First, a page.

Sandwiched between family vacations and student work schedules this
summer will be the inevitable road trips to visit institutions of
higher learning for families whose sons and daughters are approaching
Summer can be a good time to visit a campus. Faculty and students
who are around typically have more time to spend chatting with prospective
students and answering their questions. On the downside though,
students may not get a realistic view of what the campus is like when
school is in session, and some institutions may compensate for deferred
maintenance of buildings and classrooms by investing in more affordable
landscaping. It’s definitely a good idea to return in fall,
when students can actually attend classes and stay overnight in student
residences: the best source of current and realistic guidance about
a college comes from current students and young alumni.
As I talk with families who are considering our campus for their
sons or daughters, one refrain that I frequently hear is the concern
about the value of a college degree. Many of our students will be
the first in their families to graduate from college, and for almost
all, higher education will represent a major investment. Parents and
students themselves ask about prospective majors and employment opportunities.
“Will I be able to make a living as a ________ after graduation?”
Neither I nor any other college official can truthfully answer “yes”
to such a question because in a volatile global marketplace, today’s
“hot” careers can quickly cool. Who, for example, could
have predicted the urgent need for college graduates knowledgeable
about terrorism and Middle Eastern affairs before 9/11? We do know,
however, that over a lifetime, a college education on average translates
to more than a million dollars in earnings over the average salaries
of high school graduates.
Further, while we cannot begin to assess an individual student’s
opportunities for career success, we can provide feedback from employers
of our graduates, who continue to seek young men and women who can
communicate successfully, who possess strong analytical skills and
who can exert leadership when needed. While American employers tell
us that they need graduates who can read, write and speak well, with
strong computer literacy and basic math skills, they are not as much
interested in technical skills as in some of the “soft”
skills that liberal arts colleges are so successful at inculcating.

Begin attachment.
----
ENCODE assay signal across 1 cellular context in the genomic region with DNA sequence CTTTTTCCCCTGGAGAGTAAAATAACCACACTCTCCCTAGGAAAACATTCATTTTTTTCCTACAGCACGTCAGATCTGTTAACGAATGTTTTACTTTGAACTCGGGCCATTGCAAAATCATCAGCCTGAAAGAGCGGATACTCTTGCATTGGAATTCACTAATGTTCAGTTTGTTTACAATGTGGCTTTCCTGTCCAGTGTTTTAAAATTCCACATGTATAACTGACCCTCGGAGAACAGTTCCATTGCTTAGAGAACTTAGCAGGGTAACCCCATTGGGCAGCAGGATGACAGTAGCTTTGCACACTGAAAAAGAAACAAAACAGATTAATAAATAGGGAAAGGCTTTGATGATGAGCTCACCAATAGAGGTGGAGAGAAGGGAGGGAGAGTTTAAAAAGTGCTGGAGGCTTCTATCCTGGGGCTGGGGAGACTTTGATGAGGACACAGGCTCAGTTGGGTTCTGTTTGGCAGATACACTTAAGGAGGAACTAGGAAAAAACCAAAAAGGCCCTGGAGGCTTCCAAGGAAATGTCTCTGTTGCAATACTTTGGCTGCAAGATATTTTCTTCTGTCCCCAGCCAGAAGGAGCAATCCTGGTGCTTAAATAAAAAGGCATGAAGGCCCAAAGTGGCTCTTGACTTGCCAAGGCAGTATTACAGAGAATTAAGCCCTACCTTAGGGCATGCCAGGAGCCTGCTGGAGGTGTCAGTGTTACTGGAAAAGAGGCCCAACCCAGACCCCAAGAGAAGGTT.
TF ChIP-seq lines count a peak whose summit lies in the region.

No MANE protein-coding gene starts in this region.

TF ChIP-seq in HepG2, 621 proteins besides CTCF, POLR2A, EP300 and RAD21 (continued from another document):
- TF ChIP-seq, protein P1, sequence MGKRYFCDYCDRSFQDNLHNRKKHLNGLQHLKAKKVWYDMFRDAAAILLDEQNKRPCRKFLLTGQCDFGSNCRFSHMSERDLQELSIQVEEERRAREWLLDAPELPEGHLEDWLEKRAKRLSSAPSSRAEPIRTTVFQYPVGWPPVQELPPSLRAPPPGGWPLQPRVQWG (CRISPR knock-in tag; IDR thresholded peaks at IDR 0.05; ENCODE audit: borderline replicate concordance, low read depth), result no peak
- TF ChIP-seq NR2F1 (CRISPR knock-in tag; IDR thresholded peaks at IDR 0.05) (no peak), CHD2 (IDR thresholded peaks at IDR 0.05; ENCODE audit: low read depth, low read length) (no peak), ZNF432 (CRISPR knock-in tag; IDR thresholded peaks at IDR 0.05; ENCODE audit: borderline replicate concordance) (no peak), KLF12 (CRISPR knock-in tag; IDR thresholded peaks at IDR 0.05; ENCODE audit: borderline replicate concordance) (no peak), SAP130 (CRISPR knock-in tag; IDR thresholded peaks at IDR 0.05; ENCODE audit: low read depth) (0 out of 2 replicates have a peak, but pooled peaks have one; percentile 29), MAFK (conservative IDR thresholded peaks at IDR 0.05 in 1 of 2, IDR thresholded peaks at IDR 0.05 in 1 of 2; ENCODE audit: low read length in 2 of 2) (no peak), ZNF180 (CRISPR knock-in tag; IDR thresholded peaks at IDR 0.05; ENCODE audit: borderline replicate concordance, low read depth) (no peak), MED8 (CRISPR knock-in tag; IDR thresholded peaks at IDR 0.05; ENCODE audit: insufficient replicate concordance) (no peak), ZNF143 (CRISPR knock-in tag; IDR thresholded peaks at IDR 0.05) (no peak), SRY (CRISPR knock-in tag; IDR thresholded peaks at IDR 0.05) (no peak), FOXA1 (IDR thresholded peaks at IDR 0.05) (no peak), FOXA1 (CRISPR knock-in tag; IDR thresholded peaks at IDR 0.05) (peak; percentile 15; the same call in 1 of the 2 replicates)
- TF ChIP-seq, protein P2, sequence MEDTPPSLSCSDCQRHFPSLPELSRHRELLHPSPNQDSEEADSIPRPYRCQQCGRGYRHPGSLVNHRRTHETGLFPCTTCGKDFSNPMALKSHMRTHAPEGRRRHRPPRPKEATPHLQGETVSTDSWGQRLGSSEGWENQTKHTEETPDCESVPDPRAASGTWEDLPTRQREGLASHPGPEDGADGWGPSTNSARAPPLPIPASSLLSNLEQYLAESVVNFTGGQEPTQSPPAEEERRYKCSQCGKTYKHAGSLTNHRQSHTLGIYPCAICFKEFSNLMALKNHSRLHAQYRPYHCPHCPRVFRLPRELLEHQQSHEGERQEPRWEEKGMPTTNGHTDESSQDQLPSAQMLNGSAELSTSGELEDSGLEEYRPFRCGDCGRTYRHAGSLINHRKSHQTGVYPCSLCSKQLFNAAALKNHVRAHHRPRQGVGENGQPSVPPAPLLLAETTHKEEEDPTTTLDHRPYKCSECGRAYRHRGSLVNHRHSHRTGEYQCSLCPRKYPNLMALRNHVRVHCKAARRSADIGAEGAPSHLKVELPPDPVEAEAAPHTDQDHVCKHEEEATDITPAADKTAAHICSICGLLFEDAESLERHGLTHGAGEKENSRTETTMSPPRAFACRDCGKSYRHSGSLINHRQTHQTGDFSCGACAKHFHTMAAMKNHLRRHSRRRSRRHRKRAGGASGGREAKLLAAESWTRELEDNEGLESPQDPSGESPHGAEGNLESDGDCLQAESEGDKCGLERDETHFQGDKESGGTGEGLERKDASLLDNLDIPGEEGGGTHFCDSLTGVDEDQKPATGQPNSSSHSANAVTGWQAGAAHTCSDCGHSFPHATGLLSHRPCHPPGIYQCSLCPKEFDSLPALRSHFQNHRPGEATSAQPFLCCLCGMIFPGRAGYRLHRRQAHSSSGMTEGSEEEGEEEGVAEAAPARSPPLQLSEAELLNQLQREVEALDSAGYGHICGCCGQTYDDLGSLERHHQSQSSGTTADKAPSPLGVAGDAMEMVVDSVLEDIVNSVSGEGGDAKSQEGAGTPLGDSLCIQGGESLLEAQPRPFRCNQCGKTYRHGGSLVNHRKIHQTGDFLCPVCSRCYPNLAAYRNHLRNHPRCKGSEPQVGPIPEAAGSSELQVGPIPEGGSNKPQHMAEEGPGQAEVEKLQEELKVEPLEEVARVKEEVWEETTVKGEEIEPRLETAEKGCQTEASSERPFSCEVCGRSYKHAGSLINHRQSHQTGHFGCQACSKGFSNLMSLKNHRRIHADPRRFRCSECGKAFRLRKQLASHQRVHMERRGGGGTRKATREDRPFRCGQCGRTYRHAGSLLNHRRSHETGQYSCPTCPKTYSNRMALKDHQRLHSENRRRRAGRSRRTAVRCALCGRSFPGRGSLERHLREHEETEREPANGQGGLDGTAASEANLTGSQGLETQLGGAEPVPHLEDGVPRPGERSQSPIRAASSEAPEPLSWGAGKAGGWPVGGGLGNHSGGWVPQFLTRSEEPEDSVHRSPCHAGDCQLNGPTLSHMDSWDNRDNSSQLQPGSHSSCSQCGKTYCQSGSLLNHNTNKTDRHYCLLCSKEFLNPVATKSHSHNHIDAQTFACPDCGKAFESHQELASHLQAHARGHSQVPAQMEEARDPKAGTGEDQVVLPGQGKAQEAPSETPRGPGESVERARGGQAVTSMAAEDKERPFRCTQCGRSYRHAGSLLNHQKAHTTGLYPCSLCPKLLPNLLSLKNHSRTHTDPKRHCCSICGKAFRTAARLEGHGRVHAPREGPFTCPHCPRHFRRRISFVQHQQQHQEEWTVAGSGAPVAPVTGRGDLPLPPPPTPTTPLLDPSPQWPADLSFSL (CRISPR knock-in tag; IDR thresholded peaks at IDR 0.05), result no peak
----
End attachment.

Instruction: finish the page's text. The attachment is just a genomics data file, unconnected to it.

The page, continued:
It’s no surprise that small institutions produce a disproportionate
number of national leaders, because at colleges of national distinction
such as Bethany, students have a greater opportunity to become actively
involved in student life and to develop the self-confidence that translates
into later career success. Again and again, when I talk with alumni
and their families, they tell me that the most important skill they
gained at liberal arts colleges was the knowledge that they could
rise to new challenges and to succeed.
While liberal arts education has never really gone out of style,
too often, we as educators have not properly translated its benefits
to students and families. There are many persistent myths that we
have let stand; one of these is the false impression that a liberal
arts education and career preparation are mutually exclusive. Nothing
could be further from the truth.
Students also tend to graduate on time from smaller colleges and
universities in higher percentages than from larger institutions,
based primarily on higher levels of support from faculty and their
fellow students and upon a greater sense of community. Transfers from
larger colleges say that they learned and grew from the opportunity
to talk with their professors outside of class, to know them on a
When it comes to college selection, there’s no such thing as
a “one size fits all” choice. In my own family, my elder
daughter has thrived as a student-athlete at a small liberal arts
college and is now pursuing a doctor of pharmacy at another small
school, while her younger sister will graduate from a large public
institution next spring. Both changed their minds many times during
the college selection process, and no doubt, your son or daughter
In the end, the student’s “gut feel” is often the
deciding factor. Armed with factual information, national statistics
and first-hand involvement with current students and alumni, your
student and family will be better able to make an informed decision.
Happy trails to you!
Scott D. Miller, Ph.D.
President of the College
To see Dr. Miller's biography:
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